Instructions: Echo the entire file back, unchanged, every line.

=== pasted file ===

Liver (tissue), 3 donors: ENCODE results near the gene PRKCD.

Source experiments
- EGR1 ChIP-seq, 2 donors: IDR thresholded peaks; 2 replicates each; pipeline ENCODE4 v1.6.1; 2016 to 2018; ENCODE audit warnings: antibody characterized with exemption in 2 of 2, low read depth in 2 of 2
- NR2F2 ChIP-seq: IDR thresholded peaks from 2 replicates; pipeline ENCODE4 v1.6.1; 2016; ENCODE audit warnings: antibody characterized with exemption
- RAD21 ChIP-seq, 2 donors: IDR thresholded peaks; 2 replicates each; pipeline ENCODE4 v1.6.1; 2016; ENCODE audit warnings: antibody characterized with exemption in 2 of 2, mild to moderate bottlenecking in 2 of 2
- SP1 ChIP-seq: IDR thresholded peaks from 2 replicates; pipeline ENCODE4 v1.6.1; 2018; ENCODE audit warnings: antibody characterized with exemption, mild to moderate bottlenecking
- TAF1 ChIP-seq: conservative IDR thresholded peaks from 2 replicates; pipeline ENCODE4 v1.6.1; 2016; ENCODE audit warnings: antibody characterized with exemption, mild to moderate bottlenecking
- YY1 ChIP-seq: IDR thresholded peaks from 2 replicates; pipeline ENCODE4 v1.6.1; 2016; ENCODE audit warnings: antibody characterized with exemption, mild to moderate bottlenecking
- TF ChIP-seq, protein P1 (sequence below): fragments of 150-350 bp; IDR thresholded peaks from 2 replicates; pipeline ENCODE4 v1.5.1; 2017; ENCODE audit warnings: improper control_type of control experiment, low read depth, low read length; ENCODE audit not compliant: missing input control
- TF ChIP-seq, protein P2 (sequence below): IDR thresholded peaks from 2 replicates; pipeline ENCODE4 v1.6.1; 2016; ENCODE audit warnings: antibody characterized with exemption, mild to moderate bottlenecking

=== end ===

Liver (tissue), 3 donors: ENCODE results near the gene PRKCD.

Source experiments
- EGR1 ChIP-seq, 2 donors: IDR thresholded peaks; 2 replicates each; pipeline ENCODE4 v1.6.1; 2016 to 2018; ENCODE audit warnings: antibody characterized with exemption in 2 of 2, low read depth in 2 of 2
- NR2F2 ChIP-seq: IDR thresholded peaks from 2 replicates; pipeline ENCODE4 v1.6.1; 2016; ENCODE audit warnings: antibody characterized with exemption
- RAD21 ChIP-seq, 2 donors: IDR thresholded peaks; 2 replicates each; pipeline ENCODE4 v1.6.1; 2016; ENCODE audit warnings: antibody characterized with exemption in 2 of 2, mild to moderate bottlenecking in 2 of 2
- SP1 ChIP-seq: IDR thresholded peaks from 2 replicates; pipeline ENCODE4 v1.6.1; 2018; ENCODE audit warnings: antibody characterized with exemption, mild to moderate bottlenecking
- TAF1 ChIP-seq: conservative IDR thresholded peaks from 2 replicates; pipeline ENCODE4 v1.6.1; 2016; ENCODE audit warnings: antibody characterized with exemption, mild to moderate bottlenecking
- YY1 ChIP-seq: IDR thresholded peaks from 2 replicates; pipeline ENCODE4 v1.6.1; 2016; ENCODE audit warnings: antibody characterized with exemption, mild to moderate bottlenecking
- TF ChIP-seq, protein P1 (sequence below): fragments of 150-350 bp; IDR thresholded peaks from 2 replicates; pipeline ENCODE4 v1.5.1; 2017; ENCODE audit warnings: improper control_type of control experiment, low read depth, low read length; ENCODE audit not compliant: missing input control
- TF ChIP-seq, protein P2 (sequence below): IDR thresholded peaks from 2 replicates; pipeline ENCODE4 v1.6.1; 2016; ENCODE audit warnings: antibody characterized with exemption, mild to moderate bottlenecking